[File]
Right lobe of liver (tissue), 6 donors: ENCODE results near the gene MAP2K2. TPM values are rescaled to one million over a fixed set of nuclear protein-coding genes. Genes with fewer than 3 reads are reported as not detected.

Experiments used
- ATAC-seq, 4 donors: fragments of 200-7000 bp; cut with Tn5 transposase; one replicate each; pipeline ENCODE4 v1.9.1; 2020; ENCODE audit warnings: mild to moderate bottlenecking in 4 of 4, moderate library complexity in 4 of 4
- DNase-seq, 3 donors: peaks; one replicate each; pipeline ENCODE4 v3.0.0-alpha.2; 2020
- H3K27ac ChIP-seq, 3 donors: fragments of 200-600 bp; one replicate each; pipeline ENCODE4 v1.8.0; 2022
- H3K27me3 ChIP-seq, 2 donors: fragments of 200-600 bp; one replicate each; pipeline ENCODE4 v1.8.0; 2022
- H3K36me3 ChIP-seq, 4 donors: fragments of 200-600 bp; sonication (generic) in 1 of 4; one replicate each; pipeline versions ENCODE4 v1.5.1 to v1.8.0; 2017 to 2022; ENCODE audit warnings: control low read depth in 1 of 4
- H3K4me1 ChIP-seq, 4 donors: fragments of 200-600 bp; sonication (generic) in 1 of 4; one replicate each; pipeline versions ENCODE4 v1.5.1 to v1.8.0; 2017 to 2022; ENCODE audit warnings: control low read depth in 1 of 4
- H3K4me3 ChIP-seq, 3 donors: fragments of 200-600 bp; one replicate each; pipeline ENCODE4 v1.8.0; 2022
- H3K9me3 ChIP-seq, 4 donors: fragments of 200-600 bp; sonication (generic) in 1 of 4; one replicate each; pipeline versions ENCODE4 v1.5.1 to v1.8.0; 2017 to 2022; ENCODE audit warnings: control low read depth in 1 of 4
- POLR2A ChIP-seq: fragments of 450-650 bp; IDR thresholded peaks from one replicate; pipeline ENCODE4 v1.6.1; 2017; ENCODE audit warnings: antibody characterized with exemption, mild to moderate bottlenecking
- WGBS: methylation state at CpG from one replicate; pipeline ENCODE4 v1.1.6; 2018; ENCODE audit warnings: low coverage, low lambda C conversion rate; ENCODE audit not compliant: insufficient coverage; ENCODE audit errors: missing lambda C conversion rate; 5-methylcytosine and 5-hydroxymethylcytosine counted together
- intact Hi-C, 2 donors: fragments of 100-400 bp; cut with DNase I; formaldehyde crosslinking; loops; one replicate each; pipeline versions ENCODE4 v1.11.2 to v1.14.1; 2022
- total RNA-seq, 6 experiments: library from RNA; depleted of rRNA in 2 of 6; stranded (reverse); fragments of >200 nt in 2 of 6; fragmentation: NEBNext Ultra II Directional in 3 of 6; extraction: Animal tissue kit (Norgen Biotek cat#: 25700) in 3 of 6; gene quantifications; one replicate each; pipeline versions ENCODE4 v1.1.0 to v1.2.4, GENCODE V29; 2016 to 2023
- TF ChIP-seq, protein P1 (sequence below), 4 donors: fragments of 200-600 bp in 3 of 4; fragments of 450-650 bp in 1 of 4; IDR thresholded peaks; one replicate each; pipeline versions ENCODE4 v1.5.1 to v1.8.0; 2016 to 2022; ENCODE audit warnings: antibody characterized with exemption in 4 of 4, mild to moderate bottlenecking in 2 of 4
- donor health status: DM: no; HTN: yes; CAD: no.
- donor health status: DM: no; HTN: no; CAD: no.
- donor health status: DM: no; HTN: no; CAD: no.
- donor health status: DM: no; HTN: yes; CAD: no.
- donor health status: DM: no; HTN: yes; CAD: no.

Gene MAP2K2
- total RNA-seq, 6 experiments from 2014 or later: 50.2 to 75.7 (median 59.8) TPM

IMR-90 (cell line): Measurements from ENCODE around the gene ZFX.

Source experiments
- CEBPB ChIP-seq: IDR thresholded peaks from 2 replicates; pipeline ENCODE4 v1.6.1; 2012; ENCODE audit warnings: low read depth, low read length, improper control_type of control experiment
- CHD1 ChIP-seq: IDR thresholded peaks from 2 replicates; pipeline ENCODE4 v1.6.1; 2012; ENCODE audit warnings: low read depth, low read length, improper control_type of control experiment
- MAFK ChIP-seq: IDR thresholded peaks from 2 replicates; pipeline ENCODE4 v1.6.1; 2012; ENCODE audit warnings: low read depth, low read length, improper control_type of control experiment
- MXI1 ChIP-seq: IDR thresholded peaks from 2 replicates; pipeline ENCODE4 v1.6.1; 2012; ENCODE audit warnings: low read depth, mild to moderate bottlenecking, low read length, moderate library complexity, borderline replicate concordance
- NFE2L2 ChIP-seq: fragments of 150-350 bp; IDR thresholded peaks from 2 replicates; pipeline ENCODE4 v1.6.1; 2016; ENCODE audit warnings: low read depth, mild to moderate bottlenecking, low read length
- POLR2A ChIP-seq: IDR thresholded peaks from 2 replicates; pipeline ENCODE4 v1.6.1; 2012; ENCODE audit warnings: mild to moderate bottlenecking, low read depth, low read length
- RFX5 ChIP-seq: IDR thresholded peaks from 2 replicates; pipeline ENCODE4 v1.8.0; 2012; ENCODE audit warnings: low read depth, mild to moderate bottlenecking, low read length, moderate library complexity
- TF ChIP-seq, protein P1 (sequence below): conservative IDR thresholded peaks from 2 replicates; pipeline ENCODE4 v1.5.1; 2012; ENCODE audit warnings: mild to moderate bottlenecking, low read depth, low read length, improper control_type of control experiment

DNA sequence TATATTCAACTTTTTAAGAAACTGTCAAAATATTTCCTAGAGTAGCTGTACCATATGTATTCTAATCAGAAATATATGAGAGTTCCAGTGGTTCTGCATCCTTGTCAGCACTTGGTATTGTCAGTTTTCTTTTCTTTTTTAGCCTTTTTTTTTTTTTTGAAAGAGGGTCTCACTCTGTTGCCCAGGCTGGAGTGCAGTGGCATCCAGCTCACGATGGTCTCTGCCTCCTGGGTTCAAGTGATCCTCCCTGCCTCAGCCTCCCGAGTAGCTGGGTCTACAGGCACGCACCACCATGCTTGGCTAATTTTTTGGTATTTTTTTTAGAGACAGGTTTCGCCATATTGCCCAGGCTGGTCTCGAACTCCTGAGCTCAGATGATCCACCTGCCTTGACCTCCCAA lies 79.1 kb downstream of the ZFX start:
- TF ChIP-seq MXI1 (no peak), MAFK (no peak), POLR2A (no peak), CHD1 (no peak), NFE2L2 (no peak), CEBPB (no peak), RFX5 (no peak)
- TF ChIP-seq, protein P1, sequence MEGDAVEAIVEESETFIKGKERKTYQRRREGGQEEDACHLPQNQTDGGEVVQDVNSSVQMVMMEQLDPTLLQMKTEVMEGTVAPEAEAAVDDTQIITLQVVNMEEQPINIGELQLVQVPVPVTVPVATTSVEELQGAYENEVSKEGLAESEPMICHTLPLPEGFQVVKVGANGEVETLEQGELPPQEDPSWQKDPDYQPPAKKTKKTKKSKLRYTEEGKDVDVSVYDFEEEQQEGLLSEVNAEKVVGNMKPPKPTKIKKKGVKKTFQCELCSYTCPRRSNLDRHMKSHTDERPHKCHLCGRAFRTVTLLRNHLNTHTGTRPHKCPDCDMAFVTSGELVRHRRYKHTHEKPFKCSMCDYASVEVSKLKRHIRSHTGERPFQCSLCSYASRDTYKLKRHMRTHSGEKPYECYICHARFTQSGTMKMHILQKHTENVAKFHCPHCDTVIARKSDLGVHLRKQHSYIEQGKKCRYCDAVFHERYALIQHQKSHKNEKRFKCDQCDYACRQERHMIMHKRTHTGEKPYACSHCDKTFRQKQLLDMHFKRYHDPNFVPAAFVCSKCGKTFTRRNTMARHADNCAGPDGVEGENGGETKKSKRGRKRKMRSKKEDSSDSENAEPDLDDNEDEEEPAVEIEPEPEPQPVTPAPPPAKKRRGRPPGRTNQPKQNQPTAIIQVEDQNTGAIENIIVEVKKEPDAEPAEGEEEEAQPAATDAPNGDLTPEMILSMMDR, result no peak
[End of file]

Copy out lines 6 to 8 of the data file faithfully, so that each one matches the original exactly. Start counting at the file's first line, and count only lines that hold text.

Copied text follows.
- H3K27me3 ChIP-seq, 2 donors: fragments of 200-600 bp; one replicate each; pipeline ENCODE4 v1.8.0; 2022
- H3K36me3 ChIP-seq, 4 donors: fragments of 200-600 bp; sonication (generic) in 1 of 4; one replicate each; pipeline versions ENCODE4 v1.5.1 to v1.8.0; 2017 to 2022; ENCODE audit warnings: control low read depth in 1 of 4
- H3K4me1 ChIP-seq, 4 donors: fragments of 200-600 bp; sonication (generic) in 1 of 4; one replicate each; pipeline versions ENCODE4 v1.5.1 to v1.8.0; 2017 to 2022; ENCODE audit warnings: control low read depth in 1 of 4